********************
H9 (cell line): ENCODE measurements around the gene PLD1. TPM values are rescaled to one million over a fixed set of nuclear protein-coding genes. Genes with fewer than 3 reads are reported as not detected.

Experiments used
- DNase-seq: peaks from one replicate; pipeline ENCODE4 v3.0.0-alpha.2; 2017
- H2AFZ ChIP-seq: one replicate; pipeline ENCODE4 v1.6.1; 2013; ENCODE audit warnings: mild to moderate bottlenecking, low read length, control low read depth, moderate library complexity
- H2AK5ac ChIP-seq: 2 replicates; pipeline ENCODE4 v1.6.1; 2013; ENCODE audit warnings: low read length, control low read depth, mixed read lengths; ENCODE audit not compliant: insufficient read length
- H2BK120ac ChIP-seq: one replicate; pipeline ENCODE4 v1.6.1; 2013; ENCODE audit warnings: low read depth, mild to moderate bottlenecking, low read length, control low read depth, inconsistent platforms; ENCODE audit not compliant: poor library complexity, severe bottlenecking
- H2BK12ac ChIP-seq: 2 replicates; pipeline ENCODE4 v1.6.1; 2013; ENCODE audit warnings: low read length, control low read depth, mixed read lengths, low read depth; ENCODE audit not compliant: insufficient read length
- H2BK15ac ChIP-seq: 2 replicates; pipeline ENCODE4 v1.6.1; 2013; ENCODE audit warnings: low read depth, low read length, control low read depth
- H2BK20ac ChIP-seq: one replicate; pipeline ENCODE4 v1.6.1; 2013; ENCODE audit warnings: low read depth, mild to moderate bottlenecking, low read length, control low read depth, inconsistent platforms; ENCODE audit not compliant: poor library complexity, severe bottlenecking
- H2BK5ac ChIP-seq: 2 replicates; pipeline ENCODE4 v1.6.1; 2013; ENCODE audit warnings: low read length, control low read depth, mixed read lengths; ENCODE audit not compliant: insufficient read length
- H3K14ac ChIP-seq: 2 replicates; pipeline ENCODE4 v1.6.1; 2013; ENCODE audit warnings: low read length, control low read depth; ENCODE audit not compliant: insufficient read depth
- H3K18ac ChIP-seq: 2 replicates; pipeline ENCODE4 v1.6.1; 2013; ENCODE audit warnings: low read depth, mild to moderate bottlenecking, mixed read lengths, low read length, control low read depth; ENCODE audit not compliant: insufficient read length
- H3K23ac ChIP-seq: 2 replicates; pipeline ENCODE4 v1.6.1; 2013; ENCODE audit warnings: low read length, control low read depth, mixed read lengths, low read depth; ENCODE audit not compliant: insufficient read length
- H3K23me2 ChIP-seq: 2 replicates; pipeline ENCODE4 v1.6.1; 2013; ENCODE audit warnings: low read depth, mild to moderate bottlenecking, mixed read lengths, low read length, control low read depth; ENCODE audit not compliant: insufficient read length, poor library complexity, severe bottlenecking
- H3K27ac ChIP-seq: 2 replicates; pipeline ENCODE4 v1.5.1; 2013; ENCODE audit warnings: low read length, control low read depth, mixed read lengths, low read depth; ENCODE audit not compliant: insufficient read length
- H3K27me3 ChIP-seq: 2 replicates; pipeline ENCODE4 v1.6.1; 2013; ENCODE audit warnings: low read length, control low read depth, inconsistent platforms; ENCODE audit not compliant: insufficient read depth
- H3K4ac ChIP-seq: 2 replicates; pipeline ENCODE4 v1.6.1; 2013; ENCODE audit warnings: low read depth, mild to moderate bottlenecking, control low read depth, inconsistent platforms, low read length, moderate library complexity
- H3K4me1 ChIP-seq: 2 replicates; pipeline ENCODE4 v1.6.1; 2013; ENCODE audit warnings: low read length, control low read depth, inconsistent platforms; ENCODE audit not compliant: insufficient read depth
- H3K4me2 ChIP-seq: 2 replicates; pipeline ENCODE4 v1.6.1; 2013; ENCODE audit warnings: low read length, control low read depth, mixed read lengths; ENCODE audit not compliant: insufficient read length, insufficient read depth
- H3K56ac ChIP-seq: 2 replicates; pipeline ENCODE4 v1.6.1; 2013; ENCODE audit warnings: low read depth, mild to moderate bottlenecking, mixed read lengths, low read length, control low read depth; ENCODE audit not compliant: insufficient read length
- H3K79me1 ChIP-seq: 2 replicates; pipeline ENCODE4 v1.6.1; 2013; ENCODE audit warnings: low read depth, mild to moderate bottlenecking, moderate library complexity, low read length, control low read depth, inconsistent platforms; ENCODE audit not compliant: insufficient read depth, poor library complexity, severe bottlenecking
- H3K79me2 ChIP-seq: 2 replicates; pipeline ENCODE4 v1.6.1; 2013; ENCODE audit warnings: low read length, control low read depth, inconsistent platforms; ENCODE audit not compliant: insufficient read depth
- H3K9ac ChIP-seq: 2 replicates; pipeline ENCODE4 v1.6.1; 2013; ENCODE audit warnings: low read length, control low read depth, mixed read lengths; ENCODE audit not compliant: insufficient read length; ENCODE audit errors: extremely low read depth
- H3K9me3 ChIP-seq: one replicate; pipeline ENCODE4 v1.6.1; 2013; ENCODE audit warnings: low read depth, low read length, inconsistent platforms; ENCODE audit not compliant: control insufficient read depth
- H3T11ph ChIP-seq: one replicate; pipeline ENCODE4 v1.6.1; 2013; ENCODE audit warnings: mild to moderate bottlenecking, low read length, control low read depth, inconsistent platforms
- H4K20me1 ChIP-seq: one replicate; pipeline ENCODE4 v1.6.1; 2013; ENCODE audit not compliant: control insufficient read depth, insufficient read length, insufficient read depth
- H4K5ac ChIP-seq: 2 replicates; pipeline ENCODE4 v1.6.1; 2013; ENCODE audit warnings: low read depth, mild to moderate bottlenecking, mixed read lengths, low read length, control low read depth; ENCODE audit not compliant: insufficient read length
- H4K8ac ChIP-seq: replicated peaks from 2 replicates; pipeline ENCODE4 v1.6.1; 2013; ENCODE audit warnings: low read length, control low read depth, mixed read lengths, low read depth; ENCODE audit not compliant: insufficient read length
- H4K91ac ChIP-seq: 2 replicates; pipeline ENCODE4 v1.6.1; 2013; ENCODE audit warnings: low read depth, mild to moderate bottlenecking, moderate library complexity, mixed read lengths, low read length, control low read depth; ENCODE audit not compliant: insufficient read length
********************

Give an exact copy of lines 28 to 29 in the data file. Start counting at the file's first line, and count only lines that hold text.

- H4K8ac ChIP-seq: replicated peaks from 2 replicates; pipeline ENCODE4 v1.6.1; 2013; ENCODE audit warnings: low read length, control low read depth, mixed read lengths, low read depth; ENCODE audit not compliant: insufficient read length
- H4K91ac ChIP-seq: 2 replicates; pipeline ENCODE4 v1.6.1; 2013; ENCODE audit warnings: low read depth, mild to moderate bottlenecking, moderate library complexity, mixed read lengths, low read length, control low read depth; ENCODE audit not compliant: insufficient read length